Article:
# Motor Calibration Routine to Improve Stability Proposal

Hey guys, just kicking around a stability improvement idea in my head.  Thought I'd put it out to the group and get some opinions before I got whole hog on it.

A little background:
Some of you may be familiar with AeroQuad code.  I feel from a flying standpoint, they are much better at maintaining stability.  I think some of that has to do with the in flight levelling that they do.  Essentially, they do sensor calibration, on take off.  Assuming that all props are balanced, the craft will go up level, and the calibration will zeroes the accelerometer readings.
My proposal:
What I was thinking was to take this one step further.  Rather than just zeroing out the accelerometer readings on take off, I would run a motor calibration routine.  Since we all may have different motors and frame weights and sizes, and even within the same equipment there may be variance, the calibration routine would use the accelerometers to figure out the weight and power of the motors, and apply this to the stability routines.
The calibration would basically something like this:
1- Place the drone on level ground.
2- Start the motors at the lowest level, and sample the accelerometers.
3- Increase the motor speed, which sampling the accelerometers, and record the readings and pwm to the motors. (making sure that we don't get too high that we take off)
The result is that we now have a power to weight curve, and we now know how much motor power will result in how much force, as well as which motors are stronger than another.  We can now apply a correction vector to account for any motor or frame imbalance to the DCM matrix.  We can also predict what angle the drone will be when we apply roll and pitch, because we know how much force each motor can apply, and the weight of the drone.
What do you folks think?  Will this work, and increase stability and possibly improve the leans problem, which is due to no knowing the difference between inertial acceleration due to motor force, and gravity?(since we now know what force the motor applies for a particular pwm value)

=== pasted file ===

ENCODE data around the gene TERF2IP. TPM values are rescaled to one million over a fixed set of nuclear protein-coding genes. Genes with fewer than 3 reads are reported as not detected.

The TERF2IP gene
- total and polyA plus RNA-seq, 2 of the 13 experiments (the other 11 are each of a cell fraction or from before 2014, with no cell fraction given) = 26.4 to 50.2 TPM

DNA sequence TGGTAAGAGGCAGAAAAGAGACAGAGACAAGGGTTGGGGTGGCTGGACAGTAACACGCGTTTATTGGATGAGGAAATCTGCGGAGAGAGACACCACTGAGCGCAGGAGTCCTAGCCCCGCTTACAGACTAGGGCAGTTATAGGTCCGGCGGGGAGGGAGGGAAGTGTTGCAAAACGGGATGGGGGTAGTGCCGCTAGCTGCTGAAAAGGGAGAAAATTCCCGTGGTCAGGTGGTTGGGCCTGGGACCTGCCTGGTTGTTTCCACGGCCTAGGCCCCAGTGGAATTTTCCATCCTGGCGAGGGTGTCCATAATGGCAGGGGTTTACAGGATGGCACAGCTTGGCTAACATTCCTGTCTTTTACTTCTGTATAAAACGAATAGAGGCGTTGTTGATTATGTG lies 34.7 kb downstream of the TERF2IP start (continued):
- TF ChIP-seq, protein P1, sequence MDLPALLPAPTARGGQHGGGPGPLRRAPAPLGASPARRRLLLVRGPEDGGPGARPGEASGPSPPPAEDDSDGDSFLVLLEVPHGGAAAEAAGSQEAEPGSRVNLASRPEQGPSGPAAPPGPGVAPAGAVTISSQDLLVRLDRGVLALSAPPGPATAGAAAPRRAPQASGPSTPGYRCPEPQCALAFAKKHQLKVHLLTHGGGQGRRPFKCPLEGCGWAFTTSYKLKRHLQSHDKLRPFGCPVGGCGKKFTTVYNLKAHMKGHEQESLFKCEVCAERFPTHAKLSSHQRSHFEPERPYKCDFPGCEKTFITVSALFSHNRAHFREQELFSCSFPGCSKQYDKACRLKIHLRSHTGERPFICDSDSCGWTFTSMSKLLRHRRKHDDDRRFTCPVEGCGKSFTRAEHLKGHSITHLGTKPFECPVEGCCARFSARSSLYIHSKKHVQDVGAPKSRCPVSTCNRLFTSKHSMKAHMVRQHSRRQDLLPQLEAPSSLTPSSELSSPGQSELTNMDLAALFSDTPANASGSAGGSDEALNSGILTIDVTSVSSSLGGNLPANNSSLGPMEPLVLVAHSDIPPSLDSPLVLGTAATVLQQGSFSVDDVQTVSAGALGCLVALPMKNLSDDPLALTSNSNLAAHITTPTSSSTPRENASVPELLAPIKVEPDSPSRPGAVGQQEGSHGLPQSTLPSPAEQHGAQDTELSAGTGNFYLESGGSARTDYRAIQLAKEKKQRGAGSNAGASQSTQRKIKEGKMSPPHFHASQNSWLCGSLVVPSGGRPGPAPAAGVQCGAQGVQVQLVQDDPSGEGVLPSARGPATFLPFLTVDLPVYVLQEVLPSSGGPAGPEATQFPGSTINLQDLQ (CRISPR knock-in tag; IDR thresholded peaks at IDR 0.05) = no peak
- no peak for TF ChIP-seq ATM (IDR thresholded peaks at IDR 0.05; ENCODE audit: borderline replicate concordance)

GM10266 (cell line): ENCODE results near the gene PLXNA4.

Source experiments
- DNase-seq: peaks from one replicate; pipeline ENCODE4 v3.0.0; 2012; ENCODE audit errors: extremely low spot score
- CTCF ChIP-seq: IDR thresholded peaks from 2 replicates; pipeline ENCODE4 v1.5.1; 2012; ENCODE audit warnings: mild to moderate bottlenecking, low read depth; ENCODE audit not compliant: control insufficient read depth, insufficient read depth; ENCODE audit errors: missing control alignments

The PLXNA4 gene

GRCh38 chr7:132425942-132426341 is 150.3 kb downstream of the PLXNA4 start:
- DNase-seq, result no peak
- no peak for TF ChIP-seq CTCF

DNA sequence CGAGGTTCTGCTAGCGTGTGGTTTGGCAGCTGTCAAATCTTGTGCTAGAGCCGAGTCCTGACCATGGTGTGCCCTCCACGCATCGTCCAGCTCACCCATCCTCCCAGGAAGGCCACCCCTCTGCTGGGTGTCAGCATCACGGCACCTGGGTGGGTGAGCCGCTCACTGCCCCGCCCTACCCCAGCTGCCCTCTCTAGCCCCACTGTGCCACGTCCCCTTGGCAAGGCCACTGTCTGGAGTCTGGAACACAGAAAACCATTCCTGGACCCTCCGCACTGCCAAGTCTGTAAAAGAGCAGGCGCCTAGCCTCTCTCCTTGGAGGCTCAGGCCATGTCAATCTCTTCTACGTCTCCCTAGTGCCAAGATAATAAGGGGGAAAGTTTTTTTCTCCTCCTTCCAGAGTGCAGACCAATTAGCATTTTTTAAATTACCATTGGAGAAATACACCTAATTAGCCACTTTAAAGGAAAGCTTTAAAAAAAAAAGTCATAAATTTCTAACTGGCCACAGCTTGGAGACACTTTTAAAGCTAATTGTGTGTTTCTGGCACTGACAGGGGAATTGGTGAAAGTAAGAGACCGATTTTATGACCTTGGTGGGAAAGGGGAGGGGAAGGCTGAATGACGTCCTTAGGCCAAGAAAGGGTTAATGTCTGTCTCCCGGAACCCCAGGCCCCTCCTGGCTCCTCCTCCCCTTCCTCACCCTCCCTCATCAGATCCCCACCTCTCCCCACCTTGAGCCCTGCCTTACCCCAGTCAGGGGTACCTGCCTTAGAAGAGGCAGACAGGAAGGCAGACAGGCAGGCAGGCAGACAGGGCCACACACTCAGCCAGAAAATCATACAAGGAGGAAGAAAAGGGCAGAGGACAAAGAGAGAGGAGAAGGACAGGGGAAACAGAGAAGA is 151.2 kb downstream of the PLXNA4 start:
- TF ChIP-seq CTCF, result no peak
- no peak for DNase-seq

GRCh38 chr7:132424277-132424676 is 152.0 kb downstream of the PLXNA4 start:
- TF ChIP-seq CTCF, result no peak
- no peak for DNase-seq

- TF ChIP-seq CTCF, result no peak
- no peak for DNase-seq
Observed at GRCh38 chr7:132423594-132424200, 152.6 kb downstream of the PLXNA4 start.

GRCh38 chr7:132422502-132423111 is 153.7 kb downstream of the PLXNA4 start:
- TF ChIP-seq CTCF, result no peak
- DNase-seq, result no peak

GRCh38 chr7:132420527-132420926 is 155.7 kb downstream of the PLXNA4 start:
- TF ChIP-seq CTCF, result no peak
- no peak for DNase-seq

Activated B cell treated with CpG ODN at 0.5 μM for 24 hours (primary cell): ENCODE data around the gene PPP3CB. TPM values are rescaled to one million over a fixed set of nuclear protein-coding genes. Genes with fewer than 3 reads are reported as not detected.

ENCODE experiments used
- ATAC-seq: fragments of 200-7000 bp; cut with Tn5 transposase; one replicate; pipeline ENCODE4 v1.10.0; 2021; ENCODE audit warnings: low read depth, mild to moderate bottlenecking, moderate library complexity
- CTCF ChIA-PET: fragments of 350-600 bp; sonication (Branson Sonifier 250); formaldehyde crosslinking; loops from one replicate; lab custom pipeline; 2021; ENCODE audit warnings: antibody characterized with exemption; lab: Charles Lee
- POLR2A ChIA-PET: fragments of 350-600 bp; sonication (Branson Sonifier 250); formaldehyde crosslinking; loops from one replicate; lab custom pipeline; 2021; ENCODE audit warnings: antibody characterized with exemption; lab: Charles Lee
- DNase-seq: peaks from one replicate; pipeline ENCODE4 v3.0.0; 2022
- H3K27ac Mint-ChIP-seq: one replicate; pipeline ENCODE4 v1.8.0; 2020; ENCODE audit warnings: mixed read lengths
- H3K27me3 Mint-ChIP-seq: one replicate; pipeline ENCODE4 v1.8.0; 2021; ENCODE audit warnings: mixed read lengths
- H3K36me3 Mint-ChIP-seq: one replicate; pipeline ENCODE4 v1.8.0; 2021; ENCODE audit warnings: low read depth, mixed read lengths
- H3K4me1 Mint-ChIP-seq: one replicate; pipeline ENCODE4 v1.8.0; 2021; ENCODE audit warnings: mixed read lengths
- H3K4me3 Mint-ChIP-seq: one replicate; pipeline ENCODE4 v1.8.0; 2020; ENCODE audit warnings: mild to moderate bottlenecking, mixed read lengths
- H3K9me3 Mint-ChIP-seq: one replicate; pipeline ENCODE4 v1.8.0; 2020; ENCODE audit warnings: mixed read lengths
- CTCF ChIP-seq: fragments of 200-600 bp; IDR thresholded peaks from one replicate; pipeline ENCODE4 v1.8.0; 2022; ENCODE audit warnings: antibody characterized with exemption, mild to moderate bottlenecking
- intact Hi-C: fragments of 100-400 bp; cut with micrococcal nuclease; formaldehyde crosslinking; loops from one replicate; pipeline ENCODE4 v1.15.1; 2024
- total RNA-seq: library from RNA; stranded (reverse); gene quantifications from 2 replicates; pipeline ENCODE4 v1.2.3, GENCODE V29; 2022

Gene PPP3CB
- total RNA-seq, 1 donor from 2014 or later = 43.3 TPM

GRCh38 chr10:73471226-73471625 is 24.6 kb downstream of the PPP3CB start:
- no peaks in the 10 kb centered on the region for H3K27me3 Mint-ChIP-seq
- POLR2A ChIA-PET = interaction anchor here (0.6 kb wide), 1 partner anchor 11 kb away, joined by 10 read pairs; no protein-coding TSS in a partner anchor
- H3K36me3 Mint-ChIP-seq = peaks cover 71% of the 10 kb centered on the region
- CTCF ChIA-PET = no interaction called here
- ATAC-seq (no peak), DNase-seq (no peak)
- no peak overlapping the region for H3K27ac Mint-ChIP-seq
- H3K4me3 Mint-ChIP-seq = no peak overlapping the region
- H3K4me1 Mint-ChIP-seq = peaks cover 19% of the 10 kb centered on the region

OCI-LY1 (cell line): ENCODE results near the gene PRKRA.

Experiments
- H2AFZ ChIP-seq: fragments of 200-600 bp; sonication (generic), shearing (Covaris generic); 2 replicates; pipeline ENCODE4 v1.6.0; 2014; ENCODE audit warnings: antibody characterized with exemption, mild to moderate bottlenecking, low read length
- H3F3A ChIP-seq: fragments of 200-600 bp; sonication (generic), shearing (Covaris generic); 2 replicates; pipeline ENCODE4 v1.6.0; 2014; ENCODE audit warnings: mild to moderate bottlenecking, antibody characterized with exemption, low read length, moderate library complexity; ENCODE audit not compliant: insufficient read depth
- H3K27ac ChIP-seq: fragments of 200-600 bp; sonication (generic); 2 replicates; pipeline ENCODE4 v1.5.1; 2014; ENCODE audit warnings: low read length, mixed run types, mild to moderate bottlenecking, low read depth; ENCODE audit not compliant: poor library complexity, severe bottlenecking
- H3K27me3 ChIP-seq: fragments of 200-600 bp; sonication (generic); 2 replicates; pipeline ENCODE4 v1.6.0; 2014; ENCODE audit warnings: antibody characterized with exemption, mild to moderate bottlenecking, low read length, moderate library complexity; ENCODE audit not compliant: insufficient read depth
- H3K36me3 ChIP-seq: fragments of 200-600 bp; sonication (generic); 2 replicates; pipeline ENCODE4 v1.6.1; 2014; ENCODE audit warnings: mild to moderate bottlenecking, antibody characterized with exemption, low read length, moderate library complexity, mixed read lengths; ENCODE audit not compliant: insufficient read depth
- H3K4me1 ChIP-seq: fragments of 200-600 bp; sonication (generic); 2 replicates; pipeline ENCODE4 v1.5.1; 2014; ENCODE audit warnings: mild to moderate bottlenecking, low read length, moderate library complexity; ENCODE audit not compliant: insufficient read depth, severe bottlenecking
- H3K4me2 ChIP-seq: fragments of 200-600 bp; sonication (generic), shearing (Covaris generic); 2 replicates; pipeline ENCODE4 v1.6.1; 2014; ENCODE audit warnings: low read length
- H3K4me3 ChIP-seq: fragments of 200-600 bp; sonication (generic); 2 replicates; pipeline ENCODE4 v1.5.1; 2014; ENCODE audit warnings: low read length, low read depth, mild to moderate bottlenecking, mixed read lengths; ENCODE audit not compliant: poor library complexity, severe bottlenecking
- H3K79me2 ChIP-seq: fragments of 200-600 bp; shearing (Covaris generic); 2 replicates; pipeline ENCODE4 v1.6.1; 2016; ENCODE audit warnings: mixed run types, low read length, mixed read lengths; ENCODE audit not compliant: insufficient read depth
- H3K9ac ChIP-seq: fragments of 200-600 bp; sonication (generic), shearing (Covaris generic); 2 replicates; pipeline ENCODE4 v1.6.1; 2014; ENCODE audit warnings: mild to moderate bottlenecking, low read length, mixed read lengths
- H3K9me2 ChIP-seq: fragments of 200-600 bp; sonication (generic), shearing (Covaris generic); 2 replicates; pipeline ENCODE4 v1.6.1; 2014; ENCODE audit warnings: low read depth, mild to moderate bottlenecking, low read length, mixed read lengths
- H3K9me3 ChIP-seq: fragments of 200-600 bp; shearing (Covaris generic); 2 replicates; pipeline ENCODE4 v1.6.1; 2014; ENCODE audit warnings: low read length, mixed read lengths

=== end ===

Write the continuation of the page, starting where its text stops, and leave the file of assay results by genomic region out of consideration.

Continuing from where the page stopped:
Views: 120

### Replies to This Discussion

Are you trying to assess the vibration for some sort of nulling so the accelerometer readings don't need to be filtered so much before use?

Vibration aside, if the frame doesn't physically move the the accelerometer readings will be constant.

Strain sensors on the arms or some other way of measuring the force applied by the motors to the frame would be required to measure motor mechanical output with a stationary frame.

That's the big question I have.  Is the accelerometer a force gauge?  Just sitting no force than just gravity, it can read 9.81.  If I apply a force in the z direction opposite to gravity, then the z component of the accelerometer reading will go down, right?

My idea is to map the pwm value applied to the attached motors to the force measured by the accelerometer.  Once we know this, then also knowing the flying weight of the drone will actually allow me to calculate the angle of the drone relative to the pwm values applied to the motors.  It will help to cancel out any inertial forces in the air due to motor thrust.  Ultimately, to fix the drifting issues, called the "leans".

The accelerometers can be imagined as measuring the force on a little test mass inside the device package. If the accelerometer doesn't move the mass experiences no force change.

You can test this easily:

Start up your APM and connect to the Planner. Go to the Flight Data tab and then select the Status tab below the HUD.

Watch the values for ax, ay, az. These are the accelerometer outputs. You can also monitor ax, ay, az on the tuning graph.

While the airframe is sitting on the floor, push down on it. If the az value increases then the accelerometer is measuring force on the frame.

Or, pull up on one of the motors, but not enough to lift the frame from the floor.  You could even hold it down with one hand and pull up on a motor with the other. Do you see significant changes in the accelerometer readings?

You're right.  So only movement can be measured.  So, any motor calibration will have to be in the air or while it's sitting on something that can allow it to move with motor thrust.  This might be safer than calibrating in the air.  Or maybe tethered drone.

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